Merchant of Death
Money, Guns, Planes, and the Man Who Makes War Possible

Blood from Stones

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Another Round of Reform in the FBI-Will it Make a Difference
There is another long-overdue reform brewing in how the FBI handles terrorism cases. This one, six years after 9/11, would finally bring together analysts and field agents in an effort to spot trends and set investigative strategies.

This has been a crying need for analysts to be elevated above their traditional second-tier status to be given more say in driving counterterrorism. The career paths available, the status within the agency and other factors mitigated against attracting the best and the brightest there.

This is a worthwhile endeavor, but one that is likely to run into entrenched institutional norms and conceptions that have consistently hobbled serious reform efforts in the past, to our detriment.

A new book and depressing book by Amy Zegart, Spying Blind, argues that there were 12 major intelligence reform studies from 1991 and the end of the Cold War, to just before 9/11.

Out of those, she finds 340 terrorism-related reforms, almost all of them the major themes of the 9/11 Commission, where most were recommended again.

Of those 340 recommendations, mostly directed to the CIA and FBI, only 35 were fully implemented. Another 30 were partially implemented and seven were implemented to an unmeasurable extent, meaning that 79 percent of the total-268 recommendations-were not acted on at all.

Many of those that were implemented, she notes, were "minor recommendations that urged continued study of a problem rather than adoption of a particular solution."

Her argument, and I am still reading the book, so I don't know how much I agree with her in the end, is that organizations matter more than the individuals in the organizations.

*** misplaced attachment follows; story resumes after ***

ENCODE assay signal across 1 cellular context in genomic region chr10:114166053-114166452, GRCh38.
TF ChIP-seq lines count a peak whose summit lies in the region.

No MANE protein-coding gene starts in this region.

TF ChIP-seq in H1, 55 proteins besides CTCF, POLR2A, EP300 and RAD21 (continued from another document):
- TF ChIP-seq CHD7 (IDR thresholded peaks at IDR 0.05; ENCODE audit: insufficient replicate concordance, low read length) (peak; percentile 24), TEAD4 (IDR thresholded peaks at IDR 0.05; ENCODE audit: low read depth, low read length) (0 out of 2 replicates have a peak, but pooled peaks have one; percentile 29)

In other words, in the proper organization, intelligence will flow across what are now stovepipes and the rational self interest of different stakeholders in the process will be toward reform rather than against it.

Did 9/11 change the dynamic? It would seem that only a little. Efforts to reform the intelligence community, even driven by a sense of urgency, Congressional pressure and public outcry, have brought less than a full refocusing of the community in the four areas where change was most needed (again, I am stealing from Zegart, where she found almost unanimous consensus in the reform recommendations for these);

1) Lack of Coherence or "corporateness;"
2) Lack of attention by the IC and policy makers in setting intelligence priorities;
3) The need to revitalize human intelligence capabilities. I would say this is slowly turning around, but has a long way to go.;
4) Roadblocks posed by personnel and intelligence sharing bottlenecks.

So, it will take high-level pressure to make sure this latest attempt at fundamental and long-overdue reform is not another stillborn effort to remake the IC into more nimble and efficient creature for the 21st century.

And read the book, it is thought-provoking.

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